BUCKSPORT, Maine — A group of local, state and federal officials gathered Tuesday morning on the banks of the Penobscot River to announce the award of a $10.5 million loan and grant package from the U.S. Department of Agriculture to help upgrade the town’s wastewater treatment facility.
The funding will help the facility better filter the sewage that comes into the plant and the fluids that are released into the Penobscot River.
The existing plant, built in 1988, has operated as a primary treatment facility, where solids are removed from the wastewater at the plant, but the waste receives limited chemical treatment before being released into the river.
The federal Environmental Protection Agency has been aware that Bucksport did not meet the Clean Water Act standards, but it has allowed the facility to operate under waivers.
High bacterial counts from stormwater bypasses and elevated levels of toxins in fish downriver, however, prompted state and federal officials last year to push for modernization of the treatment facility. While much of the pollution may originate upriver, town and environmental officials reached an agreement in October to upgrade the Bucksport facility.
It will become a secondary treatment facility, where solid material will be removed and microbes added to the waste to consume the organic matter, before the treated fluids are released into the Penobscot.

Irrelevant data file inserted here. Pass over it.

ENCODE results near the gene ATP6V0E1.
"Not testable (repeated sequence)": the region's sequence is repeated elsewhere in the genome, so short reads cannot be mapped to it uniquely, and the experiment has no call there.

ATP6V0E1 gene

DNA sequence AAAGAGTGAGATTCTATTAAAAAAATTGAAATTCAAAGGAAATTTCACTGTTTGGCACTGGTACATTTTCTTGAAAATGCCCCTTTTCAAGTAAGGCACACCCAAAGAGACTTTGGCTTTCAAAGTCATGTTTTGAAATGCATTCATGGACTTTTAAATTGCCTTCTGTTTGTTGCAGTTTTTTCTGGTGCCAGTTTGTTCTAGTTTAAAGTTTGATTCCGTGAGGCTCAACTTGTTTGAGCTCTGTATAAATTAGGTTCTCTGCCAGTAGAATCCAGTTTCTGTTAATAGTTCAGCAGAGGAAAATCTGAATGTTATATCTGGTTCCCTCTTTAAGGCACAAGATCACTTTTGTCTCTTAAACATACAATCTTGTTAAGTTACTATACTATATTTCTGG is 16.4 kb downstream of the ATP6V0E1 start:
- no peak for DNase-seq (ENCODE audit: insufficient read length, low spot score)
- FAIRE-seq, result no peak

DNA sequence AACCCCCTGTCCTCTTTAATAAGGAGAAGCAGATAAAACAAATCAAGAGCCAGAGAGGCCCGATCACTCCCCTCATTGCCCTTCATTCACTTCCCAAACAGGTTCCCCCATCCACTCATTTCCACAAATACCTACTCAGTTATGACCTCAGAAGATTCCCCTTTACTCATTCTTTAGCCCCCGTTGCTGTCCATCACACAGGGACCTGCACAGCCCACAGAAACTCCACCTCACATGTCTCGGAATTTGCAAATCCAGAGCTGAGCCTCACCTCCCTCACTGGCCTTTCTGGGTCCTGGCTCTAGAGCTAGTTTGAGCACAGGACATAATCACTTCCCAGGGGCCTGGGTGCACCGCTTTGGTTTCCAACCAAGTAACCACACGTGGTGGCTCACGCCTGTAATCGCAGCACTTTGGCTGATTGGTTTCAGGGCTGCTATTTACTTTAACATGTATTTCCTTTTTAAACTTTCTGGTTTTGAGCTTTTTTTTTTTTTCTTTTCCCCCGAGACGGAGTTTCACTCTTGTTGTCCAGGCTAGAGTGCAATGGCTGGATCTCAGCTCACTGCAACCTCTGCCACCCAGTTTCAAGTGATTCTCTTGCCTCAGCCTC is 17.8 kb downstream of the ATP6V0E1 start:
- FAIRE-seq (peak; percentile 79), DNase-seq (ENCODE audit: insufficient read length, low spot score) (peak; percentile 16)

The new plant will cover three times as much area as the existing facility and remove twice the amount of pollutants, according to Bill Olver of Olver Associates, the Winterport-based engineering service hired to design the new facility.
About $4.3 million is coming to the town in the form of a grant and $6.3 million will be a loan from the USDA, according to Virginia Manuel, the USDA state rural development director.
Manuel said the interest rate on the loan is 2.75 percent and will be paid over 27.5 years.
The town of Bucksport will contribute another $550,000, said Town Manager Michael Brennan.
Annual water bills for Bucksport residents will likely increase to about $600, which is on par with other towns in the area, Olver said.
“The goal is to have the new facility up and running in the next three to five years,” Brennan said.
U.S. Rep. Mike Michaud was on hand to announce the awarding of the USDA loan and grant.
“What makes it special to me is, where I grew up in Medway on the Penobscot River, that’s what got me involved in politics,” Michaud said.
“The first time I ran for the Maine Legislature, I was trying to clean up the Penobscot River which was being polluted by the very mill that I worked at.”
Michaud added that infrastructure projects like this one are fundamental to the economic development of Maine.